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Shadow of doubt

17 February 2021 By Aimee Donnellan

Cybersecurity companies make money out of weeding out carefully concealed threats. Yet there is no shortage of things to worry potential investors in Darktrace’s listing. Top investor Mike Lynch is facing extradition on fraud charges, members of its senior management and board have ties to him, and some banks are steering clear of the float. That makes the Cambridge-based group the ultimate test of a hot market for initial public offerings.

Darktrace, which sells anti-hacking software, should be an IPO banker’s dream. Set up just in 2013, its revenue nearly doubled in 2019 to over 106 million pounds, it boasts clients such as Coca-Cola and Siemens, and could be worth 4 billion pounds. Yet UBS, which was hired as lead bookrunner alongside Jefferies, has dropped out, after its compliance department was unable to complete a suspicious activity report on the group, Sky News says. Goldman Sachs last September declined to pitch for the deal, according to Sky. Darktrace is now using Jefferies, Berenberg and KKR, none of which is ranked in the top 10 in Europe’s equity league tables, according to Refinitiv data.

Lynch’s troubles could have consequences for Darktrace. He is fighting a U.S. extradition related to Hewlett Packard’s $12 billion purchase of Autonomy in 2011, and is accused by the U.S. Department of Justice of inflating the British group’s revenue. He and his investment fund, Invoke Capital, own around 40% of Darktrace. If he is convicted, he might end up having to sell his half of the stake to pay legal fees or fines. Darktrace’s business may also suffer if he is extradited and the U.S. fraud trial spooks clients. Lynch denies all of the charges and is contesting the extradition.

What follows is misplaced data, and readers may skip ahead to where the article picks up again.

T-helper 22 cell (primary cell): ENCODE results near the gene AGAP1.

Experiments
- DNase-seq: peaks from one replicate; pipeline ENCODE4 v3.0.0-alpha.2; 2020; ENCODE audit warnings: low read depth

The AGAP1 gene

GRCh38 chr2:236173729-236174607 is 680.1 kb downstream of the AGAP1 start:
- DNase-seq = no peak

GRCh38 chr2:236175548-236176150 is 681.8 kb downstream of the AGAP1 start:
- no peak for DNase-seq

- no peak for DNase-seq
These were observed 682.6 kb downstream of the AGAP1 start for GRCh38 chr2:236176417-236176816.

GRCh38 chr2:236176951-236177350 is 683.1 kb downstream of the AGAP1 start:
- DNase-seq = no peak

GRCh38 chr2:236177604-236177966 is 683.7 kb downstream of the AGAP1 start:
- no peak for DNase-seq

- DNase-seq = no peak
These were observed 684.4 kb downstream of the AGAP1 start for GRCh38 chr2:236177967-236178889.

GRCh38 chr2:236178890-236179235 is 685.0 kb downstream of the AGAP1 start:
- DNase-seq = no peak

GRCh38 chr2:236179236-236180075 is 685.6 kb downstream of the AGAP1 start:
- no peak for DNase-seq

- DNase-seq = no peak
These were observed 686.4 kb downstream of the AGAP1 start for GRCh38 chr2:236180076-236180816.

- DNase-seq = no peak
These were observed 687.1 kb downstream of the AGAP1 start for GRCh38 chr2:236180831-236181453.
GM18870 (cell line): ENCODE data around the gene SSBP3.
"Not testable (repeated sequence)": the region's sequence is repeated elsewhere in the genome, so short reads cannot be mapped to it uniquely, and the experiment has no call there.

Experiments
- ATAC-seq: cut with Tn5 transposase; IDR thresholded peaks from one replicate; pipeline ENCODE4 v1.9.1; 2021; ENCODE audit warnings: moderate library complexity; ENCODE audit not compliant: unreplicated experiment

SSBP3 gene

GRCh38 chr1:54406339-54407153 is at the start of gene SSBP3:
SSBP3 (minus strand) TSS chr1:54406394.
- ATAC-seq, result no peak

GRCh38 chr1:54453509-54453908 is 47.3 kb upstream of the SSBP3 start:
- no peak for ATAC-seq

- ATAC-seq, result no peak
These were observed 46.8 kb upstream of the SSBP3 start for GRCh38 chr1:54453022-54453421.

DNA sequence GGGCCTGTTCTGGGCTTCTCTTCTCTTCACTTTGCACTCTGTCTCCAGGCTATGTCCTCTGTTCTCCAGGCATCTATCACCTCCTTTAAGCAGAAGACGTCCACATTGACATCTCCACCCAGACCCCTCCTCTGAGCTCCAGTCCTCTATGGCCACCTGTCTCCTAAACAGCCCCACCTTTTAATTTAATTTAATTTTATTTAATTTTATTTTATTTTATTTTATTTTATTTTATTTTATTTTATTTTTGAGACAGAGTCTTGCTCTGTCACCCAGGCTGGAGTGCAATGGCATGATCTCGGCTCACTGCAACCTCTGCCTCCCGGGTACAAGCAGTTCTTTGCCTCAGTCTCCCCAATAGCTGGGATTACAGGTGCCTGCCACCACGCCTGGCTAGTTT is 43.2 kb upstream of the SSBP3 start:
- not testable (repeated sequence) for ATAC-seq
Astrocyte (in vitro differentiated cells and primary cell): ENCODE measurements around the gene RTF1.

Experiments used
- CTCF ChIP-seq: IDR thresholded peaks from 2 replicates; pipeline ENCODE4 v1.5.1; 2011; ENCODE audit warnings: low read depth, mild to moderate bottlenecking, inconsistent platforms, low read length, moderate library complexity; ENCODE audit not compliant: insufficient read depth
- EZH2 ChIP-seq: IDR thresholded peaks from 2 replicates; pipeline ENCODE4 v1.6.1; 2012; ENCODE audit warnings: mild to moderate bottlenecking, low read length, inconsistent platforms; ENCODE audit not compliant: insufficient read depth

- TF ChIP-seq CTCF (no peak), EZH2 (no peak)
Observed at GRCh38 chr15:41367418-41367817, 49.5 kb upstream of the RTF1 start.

The Cambridge-based group could be doing more to separate itself from Lynch. He still sits on Darktrace’s advisory board. Its ranks are chock-full of Autonomy alumni, including Chief Executive Poppy Gustafsson, who worked as corporate controller at the UK firm. Darktrace Chairman Robert Webb was also Autonomy’s chairman. Its board includes a former Autonomy general counsel, Andrew Kanter. Darktrace, which declined to comment, is making some changes: Webb will be replaced by Gordon Hurst, a former Capita executive, Sky reckons. However, it would be better to delay the float until after the trial, or until its management and ownership is less closely linked with Lynch.

Still, now is a good time to list. Fund managers are clamouring to buy fast-growing technology stocks, of which there are relatively few in Europe, as demonstrated by the success of THG, an online seller of beauty and nutrition products whose shares have risen 50% since its offering. Darktrace will test that appetite to the limit. That the company is pushing ahead despite so many red flags suggests investors may be prepared to pinch their noses and buy anyway.


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